The program computes expected per head revenue, costs, and profit, as well as profit per acre, and breakeven stocker sale price. For stocker producers who rent wheat pasture, profit per head is the relevant metric. For producers who own wheat pasture and are considering retaining or purchasing stockers, profit per acre is the relevant metric. Wheat producers can use this information in combination with information regarding the cost of the additional seed and nitrogen and cost of the grain yield reduction from early planting to determine if the expected returns from dual-purpose wheat are greater than the expected returns from grain-only wheat.

Wheat Stocker Purchase Planner

The Wheat Stocker Purchase Planner allows for side-by-side economic comparisons for both steers and heifers for purchase weights ranging from 300 to 800 pounds, in 50-pound increments. Relevant production data and costs of gain are allowed to vary by purchase weight and gender. Cash market prices, feeder futures prices, and price forecasts for purchases and sales can be generated from the price files stored on the OSU server by pressing a key in the spreadsheet. Alternatively, the user can enter price information manually.

The program generates expected revenues, costs, and net returns by purchase weight and gender: the purchase weight for each gender with 1) the highest expected return per head, 2) the highest expected return per acre, and 3) the lowest breakeven price. The program provides an estimate of the economically-optimal weight/gender combination for wheat pasture grazing.

Graze Out Decision Aid

The Graze Out Decision Aid, assists in projecting the optimal date to terminate grazing. The model assumes that calves are on pasture, so purchase cost is not relevant to the decision. Only the marginal return from another week of grazing (increased calf value) and the marginal damages (decreased wheat revenue) are relevant. The user enters production data, feeder calf prices, and wheat prices. Expected wheat yield is entered, and two points on a damage function are entered. Lost wheat yield per day of grazing is entered for the first 7 days post-FHS and for the second 7 days post-FHS. This allows for a damage function that resembles the one estimated by Taylor (2007).

The Graze Out Decision Aid also allows users to download feeder futures prices and generate price forecasts for eight sale dates. Alternatively, the user may manually enter expected sale prices. There are five grazing termination dates allowing for wheat harvest: FHS, ± 1 week, and ± 2 weeks. For these five dates grazing rates are held constant. Three more possible sale dates are associated with a "graze out." During graze out, stockers are concentrated in a fraction of the wheat pasture, typically 1/2 of acres. ADG post-FHS is higher as the wheat forage is rapidly growing. However, wheat yield is zero on graze out acres. The program considers three possible graze out start dates: FHS, ± week, and ± 2 weeks.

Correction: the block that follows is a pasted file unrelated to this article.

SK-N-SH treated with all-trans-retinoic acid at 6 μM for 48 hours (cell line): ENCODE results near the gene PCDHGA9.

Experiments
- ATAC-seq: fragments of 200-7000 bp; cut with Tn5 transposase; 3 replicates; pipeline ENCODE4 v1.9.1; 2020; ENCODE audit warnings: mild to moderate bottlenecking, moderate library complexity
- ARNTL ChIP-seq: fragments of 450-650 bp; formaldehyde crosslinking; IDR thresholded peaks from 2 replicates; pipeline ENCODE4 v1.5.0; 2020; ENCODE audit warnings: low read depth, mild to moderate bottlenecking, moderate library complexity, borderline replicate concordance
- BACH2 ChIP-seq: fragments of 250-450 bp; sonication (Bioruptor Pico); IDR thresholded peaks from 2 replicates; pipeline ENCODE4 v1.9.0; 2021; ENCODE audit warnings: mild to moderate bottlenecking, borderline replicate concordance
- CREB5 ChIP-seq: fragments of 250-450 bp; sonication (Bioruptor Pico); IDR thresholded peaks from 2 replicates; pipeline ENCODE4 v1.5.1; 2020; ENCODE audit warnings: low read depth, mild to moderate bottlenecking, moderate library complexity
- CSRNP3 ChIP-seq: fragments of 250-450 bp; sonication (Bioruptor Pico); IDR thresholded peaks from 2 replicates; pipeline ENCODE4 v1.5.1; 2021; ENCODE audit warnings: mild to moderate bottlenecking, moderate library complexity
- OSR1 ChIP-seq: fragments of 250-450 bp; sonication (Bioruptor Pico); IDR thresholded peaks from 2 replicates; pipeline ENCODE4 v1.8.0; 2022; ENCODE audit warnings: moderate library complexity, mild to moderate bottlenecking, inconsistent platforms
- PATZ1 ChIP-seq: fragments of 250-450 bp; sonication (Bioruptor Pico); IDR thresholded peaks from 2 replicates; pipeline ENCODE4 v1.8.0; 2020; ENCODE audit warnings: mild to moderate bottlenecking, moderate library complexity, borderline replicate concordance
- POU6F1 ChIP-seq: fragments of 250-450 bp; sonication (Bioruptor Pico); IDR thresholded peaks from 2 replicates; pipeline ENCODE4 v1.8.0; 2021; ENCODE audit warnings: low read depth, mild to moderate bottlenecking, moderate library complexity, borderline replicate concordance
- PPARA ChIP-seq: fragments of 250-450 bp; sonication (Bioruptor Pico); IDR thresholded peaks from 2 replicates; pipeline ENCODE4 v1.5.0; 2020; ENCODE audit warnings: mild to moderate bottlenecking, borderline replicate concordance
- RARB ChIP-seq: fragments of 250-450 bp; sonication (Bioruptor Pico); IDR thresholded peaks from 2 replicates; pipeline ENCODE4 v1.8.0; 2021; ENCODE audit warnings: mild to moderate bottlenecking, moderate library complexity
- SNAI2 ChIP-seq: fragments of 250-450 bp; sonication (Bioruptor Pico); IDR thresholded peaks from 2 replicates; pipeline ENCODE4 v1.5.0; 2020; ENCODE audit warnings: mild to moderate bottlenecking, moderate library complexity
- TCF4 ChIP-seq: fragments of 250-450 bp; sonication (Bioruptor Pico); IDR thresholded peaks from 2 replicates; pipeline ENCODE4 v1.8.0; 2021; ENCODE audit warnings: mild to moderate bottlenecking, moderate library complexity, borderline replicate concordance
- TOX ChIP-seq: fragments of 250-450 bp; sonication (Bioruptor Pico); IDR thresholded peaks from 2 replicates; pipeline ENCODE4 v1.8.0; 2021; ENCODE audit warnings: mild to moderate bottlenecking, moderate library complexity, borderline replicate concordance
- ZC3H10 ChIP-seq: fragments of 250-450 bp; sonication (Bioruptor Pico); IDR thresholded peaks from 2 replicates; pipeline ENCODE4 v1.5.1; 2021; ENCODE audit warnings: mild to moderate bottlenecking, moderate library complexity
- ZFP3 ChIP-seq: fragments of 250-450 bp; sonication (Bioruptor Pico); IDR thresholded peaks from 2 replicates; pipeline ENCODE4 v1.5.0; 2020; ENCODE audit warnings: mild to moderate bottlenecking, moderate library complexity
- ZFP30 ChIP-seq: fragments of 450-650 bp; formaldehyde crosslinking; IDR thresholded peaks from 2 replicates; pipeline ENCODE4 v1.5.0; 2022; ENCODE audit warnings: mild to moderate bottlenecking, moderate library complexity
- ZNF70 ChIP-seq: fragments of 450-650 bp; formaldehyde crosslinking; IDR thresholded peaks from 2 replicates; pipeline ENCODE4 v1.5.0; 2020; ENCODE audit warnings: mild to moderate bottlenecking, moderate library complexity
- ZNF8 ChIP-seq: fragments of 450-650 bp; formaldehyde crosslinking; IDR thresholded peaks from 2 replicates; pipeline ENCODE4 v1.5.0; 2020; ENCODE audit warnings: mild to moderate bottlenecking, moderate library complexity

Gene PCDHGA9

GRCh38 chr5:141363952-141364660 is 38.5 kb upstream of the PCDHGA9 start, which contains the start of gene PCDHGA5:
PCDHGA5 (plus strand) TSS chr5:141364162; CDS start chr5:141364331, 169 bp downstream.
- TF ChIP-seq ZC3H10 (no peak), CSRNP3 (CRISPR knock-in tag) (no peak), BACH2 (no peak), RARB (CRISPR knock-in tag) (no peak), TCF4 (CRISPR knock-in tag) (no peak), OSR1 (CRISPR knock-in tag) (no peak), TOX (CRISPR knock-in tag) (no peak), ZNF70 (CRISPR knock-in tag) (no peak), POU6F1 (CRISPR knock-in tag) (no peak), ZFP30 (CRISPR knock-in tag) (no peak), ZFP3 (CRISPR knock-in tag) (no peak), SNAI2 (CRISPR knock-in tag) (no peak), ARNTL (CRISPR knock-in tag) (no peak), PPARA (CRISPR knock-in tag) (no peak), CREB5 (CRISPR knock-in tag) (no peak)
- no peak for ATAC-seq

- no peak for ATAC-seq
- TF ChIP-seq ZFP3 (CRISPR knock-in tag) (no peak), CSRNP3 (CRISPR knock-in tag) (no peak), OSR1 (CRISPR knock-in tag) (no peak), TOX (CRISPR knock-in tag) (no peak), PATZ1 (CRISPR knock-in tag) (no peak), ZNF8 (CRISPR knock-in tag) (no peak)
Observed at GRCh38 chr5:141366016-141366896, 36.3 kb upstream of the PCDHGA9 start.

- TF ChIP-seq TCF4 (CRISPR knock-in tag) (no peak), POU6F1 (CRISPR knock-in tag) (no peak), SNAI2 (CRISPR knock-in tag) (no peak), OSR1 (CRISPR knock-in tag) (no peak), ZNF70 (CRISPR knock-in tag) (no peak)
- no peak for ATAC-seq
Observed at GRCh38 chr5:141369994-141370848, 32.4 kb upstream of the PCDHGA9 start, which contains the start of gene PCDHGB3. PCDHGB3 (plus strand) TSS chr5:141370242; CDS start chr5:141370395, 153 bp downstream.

Southern Plains Extension educators often are called on to address wheat stocker issues. The tools presented here use economic concepts to assist with production and marketing decisions in the wheat stocker production system. The tools were developed as joint effort between the Oklahoma Experiment Station and Extension Service. The programs are downloadable from:


Cloughesy, M. J. (1997). Using database software for natural resource Extension education, Journal of Extension [On-line], 35(6) Article 6TOT2. Available at:

Harrison, G. A., & Rades, R. J. (1974). The computer in Extension farm planning. Journal of Extension [On-line], 12(1). Available at:

Peel, D. (2006). Economics of wheat stocker production. Veterinary Clinics of North America: Food Animal Practice 22(2), 271-296.

Straka, T. J., & Bullard, S. H. (2009). FORVAL: Computer software package for agricultural and natural resources investment analysis. Journal of Extension [On-line], 47(2) Article 2TOT3. Available at:

Taylor, K. W. (2007). Dual purpose winter wheat and wheat stocker production. Doctoral Dissertation, Department of Agricultural Economics, Oklahoma State University, Stillwater, OK.